Charles Eisenmann (American, 1855-1927) 'Amy Arlington, snake charmer' c. 1880s-1890s

 

Charles Eisenmann (American, 1855-1927)
Amy Arlington, snake charmer
c. 1880s-1890s
Photo-Albumen silver cabinet card
6 1/2 x 4 1/4″

 

 

Serpent Queens

Snake charming was another speciality that moved from being an almost exclusively male occupation to domination by women. In fact, as snake charming and handling moved into the twentieth century it became almost exclusively a female calling.

Large exotic snakes were exhibited in early museums, and the 1876 and 1893 world fairs imported male snake charmers as part of native villages. During the last two decades of the nineteenth century, when demand for freaks was so high, people, especially partially clad and exotic-looking women, handling or “charming” boas, anacondas, rattlers, cobras, and other serpents became common freak show fare.

Snake charmers – or serpent enchantresses, as they were also called – were, like tattooed persons and Circassians, easy to come by. Although there were tricks to make large snakes lethargic and poisonous snakes benign, some acts contained a distinct elements of danger. For the most part, however, snake charming involved little skill and, aside from the ability to master repulsion and fear, few personal qualifications. There was a seemingly unending supply of charmers – more charmers than snakes by far. Indeed, the cost and supply of snakes was a bigger factor in controlling the number of acts than the number of applicants. While charmers became commonplace and never demanded the high salaries of featured attractions, there was always a place for them on the platform. Audiences continued to squirm in delighted disgust year after year, and, as with human art galleries, innovation provided a continuous element of novelty. After Circassians became commonplace, there were Circassian snake-charmers. In search of novelty, one man wrestled pythons in a five-hundred-gallon tank. Although the types and number of snakes the charmer worked with provided some variety as well, the most important element of the exhibit was the presentation.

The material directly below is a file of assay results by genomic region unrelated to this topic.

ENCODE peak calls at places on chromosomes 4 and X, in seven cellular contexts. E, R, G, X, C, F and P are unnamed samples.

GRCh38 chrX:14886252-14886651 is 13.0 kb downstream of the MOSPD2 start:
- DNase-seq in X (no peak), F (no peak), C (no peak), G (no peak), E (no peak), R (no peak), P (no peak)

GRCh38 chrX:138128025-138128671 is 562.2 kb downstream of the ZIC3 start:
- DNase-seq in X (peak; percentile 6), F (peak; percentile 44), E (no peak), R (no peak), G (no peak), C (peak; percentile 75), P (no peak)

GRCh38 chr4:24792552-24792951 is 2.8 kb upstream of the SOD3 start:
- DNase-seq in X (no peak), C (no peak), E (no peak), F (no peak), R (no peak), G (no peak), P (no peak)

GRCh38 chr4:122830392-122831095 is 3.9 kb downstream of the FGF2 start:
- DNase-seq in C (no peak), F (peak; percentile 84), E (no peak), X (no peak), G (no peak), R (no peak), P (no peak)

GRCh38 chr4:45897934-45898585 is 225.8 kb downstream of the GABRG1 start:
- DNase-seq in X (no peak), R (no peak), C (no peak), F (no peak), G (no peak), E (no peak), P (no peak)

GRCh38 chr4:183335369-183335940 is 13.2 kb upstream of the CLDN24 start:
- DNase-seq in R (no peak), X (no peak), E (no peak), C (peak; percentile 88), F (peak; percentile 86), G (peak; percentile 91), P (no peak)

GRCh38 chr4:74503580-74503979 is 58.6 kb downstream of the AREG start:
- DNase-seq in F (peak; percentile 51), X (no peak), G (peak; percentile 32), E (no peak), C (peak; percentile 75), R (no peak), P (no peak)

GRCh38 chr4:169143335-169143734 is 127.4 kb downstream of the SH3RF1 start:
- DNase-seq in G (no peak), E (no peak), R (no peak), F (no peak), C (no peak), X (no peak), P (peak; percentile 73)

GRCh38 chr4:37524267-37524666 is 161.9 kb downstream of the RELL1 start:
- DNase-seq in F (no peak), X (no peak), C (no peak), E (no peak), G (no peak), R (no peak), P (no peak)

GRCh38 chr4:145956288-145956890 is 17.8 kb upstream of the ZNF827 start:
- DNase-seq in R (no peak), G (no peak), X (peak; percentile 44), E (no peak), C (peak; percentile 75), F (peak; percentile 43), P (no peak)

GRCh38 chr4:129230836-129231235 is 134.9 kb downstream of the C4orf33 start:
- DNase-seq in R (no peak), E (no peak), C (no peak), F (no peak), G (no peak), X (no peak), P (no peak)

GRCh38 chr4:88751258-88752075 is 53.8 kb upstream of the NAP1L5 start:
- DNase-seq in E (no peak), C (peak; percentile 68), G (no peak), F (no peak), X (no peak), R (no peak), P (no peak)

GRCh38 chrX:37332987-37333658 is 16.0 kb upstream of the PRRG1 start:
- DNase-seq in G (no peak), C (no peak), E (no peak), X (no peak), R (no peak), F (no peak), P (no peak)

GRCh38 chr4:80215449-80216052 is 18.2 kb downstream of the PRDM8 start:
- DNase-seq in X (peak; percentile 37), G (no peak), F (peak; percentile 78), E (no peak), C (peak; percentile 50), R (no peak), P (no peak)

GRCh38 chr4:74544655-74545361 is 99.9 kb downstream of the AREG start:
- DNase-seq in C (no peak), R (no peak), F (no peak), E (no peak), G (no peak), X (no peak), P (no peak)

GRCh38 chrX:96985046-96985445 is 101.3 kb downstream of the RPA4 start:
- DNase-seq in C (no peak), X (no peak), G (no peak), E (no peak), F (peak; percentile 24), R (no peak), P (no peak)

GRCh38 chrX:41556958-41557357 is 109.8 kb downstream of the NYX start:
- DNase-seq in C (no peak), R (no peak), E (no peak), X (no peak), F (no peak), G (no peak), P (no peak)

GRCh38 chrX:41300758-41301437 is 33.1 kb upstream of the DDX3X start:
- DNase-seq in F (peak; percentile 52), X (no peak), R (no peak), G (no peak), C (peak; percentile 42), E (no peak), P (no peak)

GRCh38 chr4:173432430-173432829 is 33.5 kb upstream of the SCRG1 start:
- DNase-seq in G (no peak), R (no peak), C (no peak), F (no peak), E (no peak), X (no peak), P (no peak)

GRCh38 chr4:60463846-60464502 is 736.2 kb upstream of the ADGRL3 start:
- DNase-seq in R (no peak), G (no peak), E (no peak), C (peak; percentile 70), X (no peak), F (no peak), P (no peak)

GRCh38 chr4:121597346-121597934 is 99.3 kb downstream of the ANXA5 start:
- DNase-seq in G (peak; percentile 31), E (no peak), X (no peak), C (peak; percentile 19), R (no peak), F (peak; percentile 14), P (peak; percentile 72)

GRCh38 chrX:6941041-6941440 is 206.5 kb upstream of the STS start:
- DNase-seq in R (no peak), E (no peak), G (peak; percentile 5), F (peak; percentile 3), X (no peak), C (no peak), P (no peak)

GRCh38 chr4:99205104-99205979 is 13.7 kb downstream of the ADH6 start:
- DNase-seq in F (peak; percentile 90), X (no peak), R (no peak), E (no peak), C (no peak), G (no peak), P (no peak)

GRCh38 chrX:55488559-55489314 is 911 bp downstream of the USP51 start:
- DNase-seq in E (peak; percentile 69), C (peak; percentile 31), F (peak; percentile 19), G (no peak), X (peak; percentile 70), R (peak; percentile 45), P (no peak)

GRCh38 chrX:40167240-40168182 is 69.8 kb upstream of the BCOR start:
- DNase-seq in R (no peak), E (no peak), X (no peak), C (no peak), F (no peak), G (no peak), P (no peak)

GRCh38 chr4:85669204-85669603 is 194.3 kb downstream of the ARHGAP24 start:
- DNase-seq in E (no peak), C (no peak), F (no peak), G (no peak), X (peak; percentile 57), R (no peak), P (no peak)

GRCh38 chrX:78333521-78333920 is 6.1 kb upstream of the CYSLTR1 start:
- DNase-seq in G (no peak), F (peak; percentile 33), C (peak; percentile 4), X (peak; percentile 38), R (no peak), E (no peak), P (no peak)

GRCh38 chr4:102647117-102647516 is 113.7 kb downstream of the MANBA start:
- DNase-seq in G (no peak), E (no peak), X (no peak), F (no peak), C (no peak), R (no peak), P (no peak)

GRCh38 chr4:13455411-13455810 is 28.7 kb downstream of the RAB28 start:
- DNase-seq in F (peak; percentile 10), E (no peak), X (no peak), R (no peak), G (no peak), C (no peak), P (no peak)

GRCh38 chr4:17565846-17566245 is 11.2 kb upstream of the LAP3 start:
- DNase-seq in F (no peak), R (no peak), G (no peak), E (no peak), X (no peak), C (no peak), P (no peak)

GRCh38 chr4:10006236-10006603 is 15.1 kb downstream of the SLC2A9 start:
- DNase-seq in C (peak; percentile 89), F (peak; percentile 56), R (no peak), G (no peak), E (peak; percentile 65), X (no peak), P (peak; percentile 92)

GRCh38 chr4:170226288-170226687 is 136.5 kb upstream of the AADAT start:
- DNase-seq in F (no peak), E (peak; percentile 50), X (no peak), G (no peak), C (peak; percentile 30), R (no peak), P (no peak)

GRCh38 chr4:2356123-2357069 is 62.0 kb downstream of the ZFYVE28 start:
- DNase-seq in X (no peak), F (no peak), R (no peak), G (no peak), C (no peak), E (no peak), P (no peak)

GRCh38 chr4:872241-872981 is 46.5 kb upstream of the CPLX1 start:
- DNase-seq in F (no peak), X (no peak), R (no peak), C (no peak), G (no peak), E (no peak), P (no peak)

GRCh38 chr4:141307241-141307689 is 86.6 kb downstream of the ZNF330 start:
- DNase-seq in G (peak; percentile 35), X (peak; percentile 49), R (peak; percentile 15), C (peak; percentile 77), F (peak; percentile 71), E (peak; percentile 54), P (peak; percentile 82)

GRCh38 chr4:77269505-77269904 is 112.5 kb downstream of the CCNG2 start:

There were snake charmers and serpent queens who claimed to be from the East, having learned their skill through apprenticeship to mystics. Others claimed to be born with serpent power. Even though a few who practiced the art probably were from India and other far-off places, most were homegrown Americans…

Whether a domestic exotic or an import, one’s story and stage presence were important elements of success. The difference between a fill-in and an attraction was ingenuity and flair. But most snake charmers were minor attractions, and we know very little about the women around whom the snakes wrapped themselves. A few, however, like Amy Arlington who as with Barnum and Bailey in the 1890s, left many photo portraits of themselves entwined by serpents. Some “true life” booklets are preserved, and, although less elaborate and sophisticated than those of featured stars, they do provide a glimpse of their presentation – a presentation in the high exotic mode.

Robert Bogdan. Freak Show: Presenting Human Oddities for Amusement and Profit. Chicago and London: University of Chicago Press, 1988, pp. 256-258

 

Charles Eisenmann (American, 1855-1927) 'Charles B. Tripp "Armless Wonder"' 1888

 

Charles Eisenmann (American, 1855-1927), New York
Charles B. Tripp “Armless Wonder” (33 years old)
1888
Photo-Albumen silver cabinet card
6 1/2 x 4 1/4″

 

Albumen print on original studio mount features the armless Tripp drinking tea with his feet. Notice the date “1888” near Tripp’s right foot.

 

 

Charles B. Tripp (Canadian-American, 1855-1930) was an artist and sideshow performer known as the “Armless Wonder”.

A native of Woodstock, Ontario, Tripp was born without arms but learned to use his legs and feet to perform everyday tasks. He was a skilled carpenter and calligrapher and started supporting his mother and sister when he was a teenager. In 1872, Tripp visited P. T. Barnum in New York City and was quickly hired to work for Barnum’s Great Traveling World’s Fair. He worked for Barnum (and later James Anthony Bailey) for twenty-three years, then toured for the Ringling brothers for twelve years.